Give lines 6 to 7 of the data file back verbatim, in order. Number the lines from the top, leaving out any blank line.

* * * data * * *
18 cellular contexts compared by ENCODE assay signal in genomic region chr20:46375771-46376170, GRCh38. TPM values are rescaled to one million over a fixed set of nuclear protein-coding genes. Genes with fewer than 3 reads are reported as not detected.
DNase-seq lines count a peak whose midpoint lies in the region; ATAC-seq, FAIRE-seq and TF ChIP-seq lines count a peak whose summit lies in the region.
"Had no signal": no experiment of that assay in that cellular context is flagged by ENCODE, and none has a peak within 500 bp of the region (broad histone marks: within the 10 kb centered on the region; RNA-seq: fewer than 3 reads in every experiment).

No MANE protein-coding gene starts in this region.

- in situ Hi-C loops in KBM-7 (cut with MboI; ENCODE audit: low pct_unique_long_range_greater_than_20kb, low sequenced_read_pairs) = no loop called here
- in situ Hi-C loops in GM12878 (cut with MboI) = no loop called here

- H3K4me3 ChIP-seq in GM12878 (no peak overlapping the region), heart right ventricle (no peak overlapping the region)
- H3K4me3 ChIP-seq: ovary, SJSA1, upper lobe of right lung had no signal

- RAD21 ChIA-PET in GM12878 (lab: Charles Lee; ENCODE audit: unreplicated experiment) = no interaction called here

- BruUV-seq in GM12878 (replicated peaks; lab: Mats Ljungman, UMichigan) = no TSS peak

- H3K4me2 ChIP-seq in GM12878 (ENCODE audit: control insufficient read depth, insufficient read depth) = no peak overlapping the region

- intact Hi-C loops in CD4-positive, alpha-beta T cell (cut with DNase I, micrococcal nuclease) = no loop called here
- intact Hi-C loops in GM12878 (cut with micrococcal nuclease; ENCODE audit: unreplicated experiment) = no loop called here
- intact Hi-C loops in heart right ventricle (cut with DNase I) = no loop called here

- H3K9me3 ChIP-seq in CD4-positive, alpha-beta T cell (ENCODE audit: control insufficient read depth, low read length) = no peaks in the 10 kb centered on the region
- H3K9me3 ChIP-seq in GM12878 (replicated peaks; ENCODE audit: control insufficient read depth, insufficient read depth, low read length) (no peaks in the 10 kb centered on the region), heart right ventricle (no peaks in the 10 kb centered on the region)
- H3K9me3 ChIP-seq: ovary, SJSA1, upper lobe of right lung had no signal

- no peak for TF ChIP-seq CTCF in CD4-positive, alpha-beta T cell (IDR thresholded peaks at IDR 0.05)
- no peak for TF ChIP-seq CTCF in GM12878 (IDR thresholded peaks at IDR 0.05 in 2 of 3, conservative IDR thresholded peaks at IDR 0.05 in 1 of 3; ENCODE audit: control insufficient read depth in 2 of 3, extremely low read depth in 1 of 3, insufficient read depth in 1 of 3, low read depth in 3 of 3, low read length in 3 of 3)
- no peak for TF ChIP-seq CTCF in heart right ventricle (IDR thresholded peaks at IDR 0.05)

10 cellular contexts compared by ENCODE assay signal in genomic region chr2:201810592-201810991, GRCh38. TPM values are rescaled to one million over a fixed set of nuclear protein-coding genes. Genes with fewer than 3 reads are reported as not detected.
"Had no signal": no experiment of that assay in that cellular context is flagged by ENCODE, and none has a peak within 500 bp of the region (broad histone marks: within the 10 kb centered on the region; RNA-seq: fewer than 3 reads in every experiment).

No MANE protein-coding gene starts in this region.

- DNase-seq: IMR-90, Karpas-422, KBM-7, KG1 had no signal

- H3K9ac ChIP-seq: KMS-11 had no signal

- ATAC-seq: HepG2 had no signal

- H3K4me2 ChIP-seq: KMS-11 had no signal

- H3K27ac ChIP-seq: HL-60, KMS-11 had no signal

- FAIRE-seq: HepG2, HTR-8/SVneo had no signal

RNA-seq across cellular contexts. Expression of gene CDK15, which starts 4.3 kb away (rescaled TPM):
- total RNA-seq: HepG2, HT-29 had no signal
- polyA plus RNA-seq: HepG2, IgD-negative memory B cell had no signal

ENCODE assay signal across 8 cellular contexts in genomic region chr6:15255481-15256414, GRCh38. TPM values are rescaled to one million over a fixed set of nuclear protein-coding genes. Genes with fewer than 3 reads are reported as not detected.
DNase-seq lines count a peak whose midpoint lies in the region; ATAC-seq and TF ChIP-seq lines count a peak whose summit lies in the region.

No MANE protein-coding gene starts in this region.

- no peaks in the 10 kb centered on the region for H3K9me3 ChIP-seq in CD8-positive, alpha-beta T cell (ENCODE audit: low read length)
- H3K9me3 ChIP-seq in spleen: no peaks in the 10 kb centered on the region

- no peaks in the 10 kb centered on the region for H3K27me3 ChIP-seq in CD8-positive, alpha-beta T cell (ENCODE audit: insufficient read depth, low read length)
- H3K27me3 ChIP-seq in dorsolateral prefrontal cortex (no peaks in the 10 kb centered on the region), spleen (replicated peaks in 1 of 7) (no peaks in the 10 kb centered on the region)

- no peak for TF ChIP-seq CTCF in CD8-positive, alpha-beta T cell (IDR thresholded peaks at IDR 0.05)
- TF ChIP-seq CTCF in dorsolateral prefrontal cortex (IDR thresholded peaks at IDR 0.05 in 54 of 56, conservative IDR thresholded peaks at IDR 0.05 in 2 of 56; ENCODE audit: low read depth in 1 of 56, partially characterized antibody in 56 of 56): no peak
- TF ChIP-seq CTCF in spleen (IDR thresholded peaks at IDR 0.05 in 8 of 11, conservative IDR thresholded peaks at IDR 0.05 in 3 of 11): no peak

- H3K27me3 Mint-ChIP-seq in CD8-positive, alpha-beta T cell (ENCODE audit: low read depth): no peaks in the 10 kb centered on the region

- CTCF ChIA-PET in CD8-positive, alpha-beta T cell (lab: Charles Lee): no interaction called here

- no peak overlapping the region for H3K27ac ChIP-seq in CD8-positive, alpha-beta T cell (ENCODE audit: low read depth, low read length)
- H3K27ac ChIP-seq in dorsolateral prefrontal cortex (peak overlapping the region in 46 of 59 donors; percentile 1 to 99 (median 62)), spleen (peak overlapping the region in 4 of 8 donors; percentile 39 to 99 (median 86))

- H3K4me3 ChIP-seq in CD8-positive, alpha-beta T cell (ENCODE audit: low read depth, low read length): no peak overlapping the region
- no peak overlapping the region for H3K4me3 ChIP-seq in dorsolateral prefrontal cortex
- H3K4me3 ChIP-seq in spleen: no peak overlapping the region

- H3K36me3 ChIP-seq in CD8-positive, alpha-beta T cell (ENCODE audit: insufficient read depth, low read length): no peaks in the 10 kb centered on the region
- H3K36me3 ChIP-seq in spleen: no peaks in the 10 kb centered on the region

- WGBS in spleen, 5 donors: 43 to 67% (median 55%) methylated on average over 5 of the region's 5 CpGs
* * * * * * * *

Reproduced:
- in situ Hi-C loops in GM12878 (cut with MboI) = no loop called here

- H3K4me3 ChIP-seq in GM12878 (no peak overlapping the region), heart right ventricle (no peak overlapping the region)